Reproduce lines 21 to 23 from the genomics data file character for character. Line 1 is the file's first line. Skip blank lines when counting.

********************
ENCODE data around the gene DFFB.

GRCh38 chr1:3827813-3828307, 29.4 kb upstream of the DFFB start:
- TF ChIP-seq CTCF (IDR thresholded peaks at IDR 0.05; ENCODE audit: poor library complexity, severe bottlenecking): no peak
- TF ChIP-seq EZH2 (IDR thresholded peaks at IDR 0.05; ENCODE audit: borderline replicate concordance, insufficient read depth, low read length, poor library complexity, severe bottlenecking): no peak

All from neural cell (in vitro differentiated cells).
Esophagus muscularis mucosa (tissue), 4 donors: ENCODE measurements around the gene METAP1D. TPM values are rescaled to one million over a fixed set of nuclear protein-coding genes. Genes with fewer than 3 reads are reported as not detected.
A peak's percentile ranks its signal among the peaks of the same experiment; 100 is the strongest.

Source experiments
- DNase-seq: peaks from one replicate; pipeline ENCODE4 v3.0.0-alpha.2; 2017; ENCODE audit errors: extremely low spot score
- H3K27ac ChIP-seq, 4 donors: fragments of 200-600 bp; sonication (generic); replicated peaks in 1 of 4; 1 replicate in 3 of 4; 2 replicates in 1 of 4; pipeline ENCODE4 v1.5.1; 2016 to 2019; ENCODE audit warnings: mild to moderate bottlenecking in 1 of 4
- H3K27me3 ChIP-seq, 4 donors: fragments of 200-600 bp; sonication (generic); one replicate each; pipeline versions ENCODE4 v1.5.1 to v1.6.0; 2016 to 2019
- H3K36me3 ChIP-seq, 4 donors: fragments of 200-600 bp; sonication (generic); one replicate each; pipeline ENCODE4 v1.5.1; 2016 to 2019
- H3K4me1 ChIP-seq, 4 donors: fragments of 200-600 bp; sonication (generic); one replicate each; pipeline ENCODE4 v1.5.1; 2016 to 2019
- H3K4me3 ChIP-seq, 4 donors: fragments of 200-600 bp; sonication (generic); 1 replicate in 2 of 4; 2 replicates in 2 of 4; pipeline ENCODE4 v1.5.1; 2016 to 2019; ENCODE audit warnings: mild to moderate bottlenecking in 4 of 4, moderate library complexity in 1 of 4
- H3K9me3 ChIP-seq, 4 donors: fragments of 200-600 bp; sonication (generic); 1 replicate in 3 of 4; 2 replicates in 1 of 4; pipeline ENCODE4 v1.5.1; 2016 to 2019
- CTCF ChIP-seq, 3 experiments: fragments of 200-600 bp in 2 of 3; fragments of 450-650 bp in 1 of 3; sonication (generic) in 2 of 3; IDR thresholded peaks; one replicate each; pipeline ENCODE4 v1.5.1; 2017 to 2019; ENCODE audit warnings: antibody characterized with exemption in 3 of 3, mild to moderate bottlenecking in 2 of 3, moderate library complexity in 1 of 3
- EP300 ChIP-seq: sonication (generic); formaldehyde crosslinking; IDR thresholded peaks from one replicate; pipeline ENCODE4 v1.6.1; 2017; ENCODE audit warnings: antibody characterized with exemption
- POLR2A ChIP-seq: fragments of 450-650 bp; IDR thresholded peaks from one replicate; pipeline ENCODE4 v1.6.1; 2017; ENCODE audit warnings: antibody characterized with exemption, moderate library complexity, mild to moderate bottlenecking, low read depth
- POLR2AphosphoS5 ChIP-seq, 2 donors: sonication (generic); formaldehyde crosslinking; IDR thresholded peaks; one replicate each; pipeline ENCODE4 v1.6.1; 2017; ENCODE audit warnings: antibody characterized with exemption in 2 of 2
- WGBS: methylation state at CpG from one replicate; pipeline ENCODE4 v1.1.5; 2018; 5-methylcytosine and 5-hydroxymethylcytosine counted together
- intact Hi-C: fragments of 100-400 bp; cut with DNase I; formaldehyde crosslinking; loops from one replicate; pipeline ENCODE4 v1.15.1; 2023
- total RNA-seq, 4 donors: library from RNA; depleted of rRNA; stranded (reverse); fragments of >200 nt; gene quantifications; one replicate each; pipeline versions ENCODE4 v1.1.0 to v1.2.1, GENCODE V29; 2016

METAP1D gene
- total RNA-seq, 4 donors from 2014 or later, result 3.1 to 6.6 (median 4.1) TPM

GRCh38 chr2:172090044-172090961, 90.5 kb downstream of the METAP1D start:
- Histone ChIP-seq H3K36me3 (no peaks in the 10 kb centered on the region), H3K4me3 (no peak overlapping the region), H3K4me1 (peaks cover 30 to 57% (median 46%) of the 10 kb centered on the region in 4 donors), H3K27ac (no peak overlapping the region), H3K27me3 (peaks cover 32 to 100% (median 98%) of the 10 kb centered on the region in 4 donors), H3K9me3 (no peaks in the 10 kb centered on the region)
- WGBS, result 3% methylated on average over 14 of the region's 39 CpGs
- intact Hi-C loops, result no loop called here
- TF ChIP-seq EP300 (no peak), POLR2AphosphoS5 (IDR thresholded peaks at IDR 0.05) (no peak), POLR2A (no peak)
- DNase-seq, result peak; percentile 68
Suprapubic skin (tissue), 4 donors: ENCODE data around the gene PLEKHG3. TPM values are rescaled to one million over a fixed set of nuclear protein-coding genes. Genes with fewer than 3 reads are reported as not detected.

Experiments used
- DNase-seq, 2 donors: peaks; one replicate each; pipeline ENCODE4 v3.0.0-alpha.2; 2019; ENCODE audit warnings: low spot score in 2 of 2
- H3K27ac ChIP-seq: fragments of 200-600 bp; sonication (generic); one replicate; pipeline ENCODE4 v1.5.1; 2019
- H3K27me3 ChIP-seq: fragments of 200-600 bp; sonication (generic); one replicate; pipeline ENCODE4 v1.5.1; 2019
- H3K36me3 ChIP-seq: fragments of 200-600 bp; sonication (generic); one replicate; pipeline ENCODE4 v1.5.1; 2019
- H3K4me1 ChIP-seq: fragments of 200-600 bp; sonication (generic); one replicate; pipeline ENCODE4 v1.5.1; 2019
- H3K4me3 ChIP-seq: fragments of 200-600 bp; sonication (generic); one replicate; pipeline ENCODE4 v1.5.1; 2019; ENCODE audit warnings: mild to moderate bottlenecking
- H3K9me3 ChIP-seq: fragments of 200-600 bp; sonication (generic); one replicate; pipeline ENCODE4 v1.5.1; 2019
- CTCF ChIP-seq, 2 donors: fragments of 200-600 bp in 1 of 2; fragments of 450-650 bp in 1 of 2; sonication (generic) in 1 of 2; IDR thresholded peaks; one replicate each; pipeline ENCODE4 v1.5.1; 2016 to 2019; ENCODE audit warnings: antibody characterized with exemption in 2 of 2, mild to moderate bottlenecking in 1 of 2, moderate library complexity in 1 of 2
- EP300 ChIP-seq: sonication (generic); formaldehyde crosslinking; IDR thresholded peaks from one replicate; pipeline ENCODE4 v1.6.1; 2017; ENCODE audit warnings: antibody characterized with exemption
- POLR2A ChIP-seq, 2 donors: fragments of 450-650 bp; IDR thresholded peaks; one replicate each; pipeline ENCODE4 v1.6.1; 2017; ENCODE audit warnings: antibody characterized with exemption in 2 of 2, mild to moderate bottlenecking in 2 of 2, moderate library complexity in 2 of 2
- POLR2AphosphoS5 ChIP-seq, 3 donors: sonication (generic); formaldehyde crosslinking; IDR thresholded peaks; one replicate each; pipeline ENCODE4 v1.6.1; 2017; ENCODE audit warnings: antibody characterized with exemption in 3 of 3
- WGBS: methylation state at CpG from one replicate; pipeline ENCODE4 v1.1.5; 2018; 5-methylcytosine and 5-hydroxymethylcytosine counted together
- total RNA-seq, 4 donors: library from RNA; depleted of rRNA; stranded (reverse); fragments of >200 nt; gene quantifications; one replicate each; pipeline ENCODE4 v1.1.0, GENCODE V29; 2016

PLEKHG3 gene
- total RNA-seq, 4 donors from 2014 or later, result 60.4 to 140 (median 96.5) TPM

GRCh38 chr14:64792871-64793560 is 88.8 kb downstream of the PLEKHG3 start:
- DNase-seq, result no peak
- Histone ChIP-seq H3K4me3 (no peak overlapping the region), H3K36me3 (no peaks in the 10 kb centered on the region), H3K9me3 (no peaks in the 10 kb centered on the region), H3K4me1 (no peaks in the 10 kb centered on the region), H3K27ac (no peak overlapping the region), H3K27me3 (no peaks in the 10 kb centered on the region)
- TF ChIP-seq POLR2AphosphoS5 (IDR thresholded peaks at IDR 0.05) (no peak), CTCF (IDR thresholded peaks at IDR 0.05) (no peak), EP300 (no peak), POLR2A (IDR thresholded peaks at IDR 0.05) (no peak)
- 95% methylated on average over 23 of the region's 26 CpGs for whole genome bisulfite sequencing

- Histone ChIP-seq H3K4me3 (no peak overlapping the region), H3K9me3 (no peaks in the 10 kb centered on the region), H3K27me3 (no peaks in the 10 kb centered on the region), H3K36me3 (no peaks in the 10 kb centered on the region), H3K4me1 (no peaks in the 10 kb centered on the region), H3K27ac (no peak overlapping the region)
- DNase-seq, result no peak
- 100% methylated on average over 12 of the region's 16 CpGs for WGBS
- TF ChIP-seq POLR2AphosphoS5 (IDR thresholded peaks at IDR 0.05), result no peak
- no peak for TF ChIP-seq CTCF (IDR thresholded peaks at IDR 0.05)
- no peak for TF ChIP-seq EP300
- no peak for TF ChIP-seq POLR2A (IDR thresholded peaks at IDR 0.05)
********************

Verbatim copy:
- intact Hi-C: fragments of 100-400 bp; cut with DNase I; formaldehyde crosslinking; loops from one replicate; pipeline ENCODE4 v1.15.1; 2023
- total RNA-seq, 4 donors: library from RNA; depleted of rRNA; stranded (reverse); fragments of >200 nt; gene quantifications; one replicate each; pipeline versions ENCODE4 v1.1.0 to v1.2.1, GENCODE V29; 2016

METAP1D gene